In Focus: A U of U engineering professor brings Eyeglass Technology into the 21st Century

written by: Susan Lacke

Carlos Mastrangelo needed a new pair of spectacles. Like most 50-year-olds, Mastrangelo’s vision was blurry, and like most 50-year-olds, he hated the eyeglasses prescribed by his optometrist.

“I take them on and off throughout the day, depending on whether I need to see near or far,” laments Mastrangelo. “If I need both, it is impossible. Like driving: I need to see cars ahead, so I do not wear glasses, but then I can’t see anything on the dashboard. Try using the GPS when you have this problem!”

Mastrangelo was disheartened at the lack of innovation in vision technology: “The latest multifocal lenses were developed in the ‘50s. Today’s solutions are based on 70-year-old technology.”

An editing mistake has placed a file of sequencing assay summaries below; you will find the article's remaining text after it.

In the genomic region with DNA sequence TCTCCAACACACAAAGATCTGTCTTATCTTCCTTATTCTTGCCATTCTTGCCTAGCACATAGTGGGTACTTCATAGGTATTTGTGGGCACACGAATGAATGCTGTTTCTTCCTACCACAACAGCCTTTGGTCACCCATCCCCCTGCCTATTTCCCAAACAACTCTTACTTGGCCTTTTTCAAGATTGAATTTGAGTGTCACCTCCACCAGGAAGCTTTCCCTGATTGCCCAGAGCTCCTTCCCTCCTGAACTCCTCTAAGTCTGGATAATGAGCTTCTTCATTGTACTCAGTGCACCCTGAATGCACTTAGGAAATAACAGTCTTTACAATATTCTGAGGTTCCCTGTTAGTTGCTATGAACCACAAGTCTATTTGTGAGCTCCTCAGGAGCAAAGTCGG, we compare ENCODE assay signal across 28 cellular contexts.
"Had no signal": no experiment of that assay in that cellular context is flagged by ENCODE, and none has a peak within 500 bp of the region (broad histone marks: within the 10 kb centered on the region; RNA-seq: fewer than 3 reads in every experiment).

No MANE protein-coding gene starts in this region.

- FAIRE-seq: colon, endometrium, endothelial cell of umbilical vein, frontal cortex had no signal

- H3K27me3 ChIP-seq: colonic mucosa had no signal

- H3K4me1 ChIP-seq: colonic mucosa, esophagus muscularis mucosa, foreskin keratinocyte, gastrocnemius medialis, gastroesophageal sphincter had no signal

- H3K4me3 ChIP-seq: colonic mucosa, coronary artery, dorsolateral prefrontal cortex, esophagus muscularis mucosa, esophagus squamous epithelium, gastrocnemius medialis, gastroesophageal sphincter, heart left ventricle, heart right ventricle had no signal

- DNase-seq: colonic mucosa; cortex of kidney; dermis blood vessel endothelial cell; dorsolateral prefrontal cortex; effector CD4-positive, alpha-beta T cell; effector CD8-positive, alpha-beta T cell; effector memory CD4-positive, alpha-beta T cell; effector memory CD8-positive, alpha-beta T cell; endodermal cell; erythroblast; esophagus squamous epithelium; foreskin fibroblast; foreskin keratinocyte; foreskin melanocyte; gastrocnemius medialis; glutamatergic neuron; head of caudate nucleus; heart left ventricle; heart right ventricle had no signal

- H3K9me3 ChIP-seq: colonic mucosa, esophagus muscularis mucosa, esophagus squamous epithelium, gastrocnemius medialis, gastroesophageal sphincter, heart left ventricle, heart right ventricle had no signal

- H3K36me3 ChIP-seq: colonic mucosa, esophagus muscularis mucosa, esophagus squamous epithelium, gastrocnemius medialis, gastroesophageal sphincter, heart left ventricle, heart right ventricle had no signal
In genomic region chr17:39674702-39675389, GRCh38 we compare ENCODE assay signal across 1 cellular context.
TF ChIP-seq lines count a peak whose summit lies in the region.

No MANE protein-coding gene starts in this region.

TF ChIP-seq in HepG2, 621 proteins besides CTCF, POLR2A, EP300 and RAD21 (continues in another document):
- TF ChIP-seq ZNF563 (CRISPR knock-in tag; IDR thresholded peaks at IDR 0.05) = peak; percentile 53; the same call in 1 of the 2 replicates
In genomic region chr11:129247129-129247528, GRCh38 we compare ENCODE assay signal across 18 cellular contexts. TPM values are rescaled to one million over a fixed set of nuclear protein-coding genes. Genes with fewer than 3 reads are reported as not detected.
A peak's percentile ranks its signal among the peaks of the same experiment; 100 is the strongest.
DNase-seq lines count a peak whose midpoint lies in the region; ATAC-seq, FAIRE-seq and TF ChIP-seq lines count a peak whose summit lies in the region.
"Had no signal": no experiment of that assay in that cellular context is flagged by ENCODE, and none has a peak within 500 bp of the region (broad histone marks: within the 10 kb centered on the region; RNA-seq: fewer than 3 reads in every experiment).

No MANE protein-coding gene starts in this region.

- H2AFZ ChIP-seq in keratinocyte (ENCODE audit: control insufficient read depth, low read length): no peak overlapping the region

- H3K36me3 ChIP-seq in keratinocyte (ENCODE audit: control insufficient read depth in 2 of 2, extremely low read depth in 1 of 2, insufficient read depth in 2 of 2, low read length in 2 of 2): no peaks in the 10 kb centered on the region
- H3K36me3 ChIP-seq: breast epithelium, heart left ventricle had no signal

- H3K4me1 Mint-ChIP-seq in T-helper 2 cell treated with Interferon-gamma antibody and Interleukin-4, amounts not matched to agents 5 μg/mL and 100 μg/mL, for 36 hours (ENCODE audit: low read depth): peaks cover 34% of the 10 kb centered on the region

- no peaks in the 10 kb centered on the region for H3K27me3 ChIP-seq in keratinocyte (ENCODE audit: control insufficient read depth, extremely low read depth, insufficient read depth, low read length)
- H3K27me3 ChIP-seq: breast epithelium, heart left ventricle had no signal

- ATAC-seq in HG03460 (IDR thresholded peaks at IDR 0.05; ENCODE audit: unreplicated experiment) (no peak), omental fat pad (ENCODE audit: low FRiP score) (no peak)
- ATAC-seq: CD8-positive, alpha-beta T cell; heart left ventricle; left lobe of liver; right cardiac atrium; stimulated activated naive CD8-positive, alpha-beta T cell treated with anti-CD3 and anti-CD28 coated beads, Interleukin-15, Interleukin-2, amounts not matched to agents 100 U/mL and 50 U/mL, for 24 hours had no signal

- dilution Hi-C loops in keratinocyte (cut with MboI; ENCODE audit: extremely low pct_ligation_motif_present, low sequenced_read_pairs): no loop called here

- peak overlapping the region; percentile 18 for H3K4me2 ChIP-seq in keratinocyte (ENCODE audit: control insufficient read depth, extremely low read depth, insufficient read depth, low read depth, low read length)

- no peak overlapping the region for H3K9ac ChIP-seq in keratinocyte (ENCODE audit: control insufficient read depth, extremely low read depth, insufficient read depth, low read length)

Photos courtesy of Carlos Mastrangelo

For a 21st century fix, the University of Utah engineering professor applied his knowledge of micro-fluidics, or the manipulation of fluids on an infinitesimal scale. His resulting “smart glasses” have liquid lenses which adjust their focus automatically. The lenses are programmed and fine-tuned with a smartphone app. If your prescription changes, as most do every two years, you don’t need to buy a new pair of glasses. Enter the new prescription into the app and the correction changes.

“This technology will revolutionize eyeglass technology, as it solves problems that cannot be solved with conventional eyeglasses,” says Mastrangelo.

Though the design still needs refining—the current prototype resembles a thicker, heavier version of Iris Apfel’s iconic spectacles or the X-ray glasses advertised in the back of  50’s comic books—Mastrangelo expects to see a consumer-ready version on shelves in late 2017, with mass market production by 2019.

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Susan Lacke
Susan Lacke
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